Background: Shorter telomere length and poor sleep are more prevalent at older ages, but their relationship is uncertain. This study explored associations between sleep duration and telomere length in a sample of healthy middle and early old age people.
Methods: Participants were 434 men and women aged 63.3 years on average drawn from the Whitehall II cohort study. Sleep duration was measured by self-report.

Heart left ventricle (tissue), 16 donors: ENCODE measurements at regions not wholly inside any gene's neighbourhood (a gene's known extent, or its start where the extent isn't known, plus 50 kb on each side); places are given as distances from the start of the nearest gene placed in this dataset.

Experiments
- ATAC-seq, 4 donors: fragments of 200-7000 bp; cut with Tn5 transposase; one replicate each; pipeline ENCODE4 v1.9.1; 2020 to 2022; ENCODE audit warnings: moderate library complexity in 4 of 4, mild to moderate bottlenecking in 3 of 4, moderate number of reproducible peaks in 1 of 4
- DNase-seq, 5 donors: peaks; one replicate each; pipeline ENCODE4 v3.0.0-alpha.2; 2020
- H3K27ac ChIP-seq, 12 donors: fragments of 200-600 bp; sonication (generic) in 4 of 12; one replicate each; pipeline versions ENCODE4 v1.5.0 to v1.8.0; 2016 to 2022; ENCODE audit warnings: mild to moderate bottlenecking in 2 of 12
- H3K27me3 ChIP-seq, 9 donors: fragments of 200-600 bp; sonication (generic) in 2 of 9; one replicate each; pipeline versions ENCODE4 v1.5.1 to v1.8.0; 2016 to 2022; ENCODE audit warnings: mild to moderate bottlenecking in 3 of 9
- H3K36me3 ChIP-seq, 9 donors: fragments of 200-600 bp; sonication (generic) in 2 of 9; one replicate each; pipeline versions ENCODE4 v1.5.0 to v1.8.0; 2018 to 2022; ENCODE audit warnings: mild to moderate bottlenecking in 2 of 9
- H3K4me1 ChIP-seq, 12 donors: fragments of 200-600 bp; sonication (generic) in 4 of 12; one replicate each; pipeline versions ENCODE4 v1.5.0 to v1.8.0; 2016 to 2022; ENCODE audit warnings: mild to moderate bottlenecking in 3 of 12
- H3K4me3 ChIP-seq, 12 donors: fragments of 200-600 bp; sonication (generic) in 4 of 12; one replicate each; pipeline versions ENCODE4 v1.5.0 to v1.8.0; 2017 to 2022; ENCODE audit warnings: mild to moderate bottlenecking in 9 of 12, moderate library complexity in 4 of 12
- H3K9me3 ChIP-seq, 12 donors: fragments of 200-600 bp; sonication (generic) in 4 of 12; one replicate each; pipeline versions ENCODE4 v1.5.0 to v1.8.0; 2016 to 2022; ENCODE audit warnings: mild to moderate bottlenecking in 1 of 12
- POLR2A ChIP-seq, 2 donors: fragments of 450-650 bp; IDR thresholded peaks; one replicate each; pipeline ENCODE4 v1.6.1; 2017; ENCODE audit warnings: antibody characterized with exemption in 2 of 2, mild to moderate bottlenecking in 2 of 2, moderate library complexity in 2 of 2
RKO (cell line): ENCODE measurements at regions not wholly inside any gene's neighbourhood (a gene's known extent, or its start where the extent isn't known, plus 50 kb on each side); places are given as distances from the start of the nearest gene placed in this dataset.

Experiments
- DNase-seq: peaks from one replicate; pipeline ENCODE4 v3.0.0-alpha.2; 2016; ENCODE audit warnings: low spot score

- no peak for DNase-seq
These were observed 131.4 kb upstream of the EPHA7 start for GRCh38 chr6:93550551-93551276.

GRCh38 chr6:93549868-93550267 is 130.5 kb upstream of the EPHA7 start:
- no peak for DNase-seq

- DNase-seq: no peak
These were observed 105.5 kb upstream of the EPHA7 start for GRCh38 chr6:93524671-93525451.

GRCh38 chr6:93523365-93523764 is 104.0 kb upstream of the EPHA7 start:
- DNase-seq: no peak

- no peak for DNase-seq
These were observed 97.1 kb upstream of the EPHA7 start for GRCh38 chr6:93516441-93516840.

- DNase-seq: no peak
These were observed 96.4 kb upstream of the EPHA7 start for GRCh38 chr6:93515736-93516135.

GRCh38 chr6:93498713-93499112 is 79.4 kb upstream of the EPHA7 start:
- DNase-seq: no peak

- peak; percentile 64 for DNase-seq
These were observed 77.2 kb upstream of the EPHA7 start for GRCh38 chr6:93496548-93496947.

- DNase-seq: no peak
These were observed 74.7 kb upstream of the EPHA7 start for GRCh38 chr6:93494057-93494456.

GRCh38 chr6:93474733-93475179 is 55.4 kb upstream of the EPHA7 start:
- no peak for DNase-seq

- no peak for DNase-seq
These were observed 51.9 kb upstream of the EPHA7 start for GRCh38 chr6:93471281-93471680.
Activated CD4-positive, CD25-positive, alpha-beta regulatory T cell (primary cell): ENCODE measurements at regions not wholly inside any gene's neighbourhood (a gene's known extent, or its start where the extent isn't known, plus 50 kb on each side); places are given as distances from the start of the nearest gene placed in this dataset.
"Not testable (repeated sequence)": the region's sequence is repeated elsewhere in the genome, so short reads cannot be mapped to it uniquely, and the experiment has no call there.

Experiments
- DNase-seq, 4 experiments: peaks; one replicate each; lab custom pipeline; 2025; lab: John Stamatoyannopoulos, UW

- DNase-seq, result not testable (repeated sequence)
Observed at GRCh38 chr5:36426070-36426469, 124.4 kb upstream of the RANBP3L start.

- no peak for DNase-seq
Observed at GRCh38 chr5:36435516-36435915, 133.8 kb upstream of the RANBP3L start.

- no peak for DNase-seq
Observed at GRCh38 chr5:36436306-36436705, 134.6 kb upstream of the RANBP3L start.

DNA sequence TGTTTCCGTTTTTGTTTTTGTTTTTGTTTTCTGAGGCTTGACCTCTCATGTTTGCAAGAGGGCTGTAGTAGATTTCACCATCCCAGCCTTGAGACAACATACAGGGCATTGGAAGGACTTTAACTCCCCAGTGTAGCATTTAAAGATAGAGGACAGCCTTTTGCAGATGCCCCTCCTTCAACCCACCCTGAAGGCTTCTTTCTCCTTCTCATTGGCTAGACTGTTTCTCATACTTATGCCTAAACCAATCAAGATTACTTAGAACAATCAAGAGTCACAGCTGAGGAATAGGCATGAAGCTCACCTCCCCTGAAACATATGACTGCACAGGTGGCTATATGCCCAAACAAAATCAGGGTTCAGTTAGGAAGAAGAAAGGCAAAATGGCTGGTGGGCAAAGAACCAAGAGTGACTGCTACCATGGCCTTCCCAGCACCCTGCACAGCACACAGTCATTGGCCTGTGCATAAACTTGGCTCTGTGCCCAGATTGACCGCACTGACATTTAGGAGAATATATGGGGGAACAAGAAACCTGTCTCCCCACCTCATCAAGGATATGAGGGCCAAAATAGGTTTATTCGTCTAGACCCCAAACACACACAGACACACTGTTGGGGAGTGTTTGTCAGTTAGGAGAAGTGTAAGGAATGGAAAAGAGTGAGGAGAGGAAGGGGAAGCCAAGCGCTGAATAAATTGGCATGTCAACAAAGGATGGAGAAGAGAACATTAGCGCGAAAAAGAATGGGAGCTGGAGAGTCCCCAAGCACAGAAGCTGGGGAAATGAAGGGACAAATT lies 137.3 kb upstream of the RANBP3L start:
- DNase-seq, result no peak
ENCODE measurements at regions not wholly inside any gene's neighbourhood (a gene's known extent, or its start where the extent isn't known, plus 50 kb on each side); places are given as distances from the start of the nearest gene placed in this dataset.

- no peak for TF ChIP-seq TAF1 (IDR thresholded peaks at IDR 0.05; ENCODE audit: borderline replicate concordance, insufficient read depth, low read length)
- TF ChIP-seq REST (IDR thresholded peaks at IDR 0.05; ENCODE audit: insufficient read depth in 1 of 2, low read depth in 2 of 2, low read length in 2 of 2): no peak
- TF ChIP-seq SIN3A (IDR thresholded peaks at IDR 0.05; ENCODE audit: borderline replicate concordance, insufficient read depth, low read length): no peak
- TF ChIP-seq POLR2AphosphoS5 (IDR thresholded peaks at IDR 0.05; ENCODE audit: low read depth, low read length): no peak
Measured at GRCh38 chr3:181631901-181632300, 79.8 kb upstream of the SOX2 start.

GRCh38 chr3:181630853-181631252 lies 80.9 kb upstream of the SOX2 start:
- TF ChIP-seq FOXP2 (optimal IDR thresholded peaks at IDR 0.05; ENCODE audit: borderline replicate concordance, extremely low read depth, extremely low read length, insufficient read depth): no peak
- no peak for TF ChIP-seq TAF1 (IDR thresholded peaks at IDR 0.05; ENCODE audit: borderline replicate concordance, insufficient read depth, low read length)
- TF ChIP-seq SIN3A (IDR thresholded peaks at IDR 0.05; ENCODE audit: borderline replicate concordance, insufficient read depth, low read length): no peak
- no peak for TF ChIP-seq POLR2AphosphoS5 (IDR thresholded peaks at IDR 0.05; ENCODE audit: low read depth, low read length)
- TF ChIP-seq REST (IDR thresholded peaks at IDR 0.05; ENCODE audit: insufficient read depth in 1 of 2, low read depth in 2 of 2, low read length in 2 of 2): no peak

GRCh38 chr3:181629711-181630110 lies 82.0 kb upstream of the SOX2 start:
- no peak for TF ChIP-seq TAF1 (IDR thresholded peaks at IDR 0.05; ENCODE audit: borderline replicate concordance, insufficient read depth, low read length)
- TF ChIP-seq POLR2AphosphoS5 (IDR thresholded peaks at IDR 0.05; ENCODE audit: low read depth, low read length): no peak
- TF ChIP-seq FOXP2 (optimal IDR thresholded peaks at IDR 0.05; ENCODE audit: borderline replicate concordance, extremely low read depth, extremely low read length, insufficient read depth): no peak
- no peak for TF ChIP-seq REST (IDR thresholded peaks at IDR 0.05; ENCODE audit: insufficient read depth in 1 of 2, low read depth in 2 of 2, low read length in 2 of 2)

Results: There was a linear association between sleep duration and leukocyte telomere length in men but not in women (P = 0.035). Men reporting shorter sleep duration had shorter telomeres, independently of age, body mass index, smoking, educational attainment, current employment, cynical hostility scores and depressive symptoms. Telomeres were on average 6% shorter in men sleeping 5 hours or fewer compared with those sleeping more than 7 hours per night.
Conclusion: This study adds to the growing literature relating sleep duration with biomarkers of aging, and suggests that shortening of telomeres might reflect mechanisms through which short sleep contributes to pathological conditions in older men.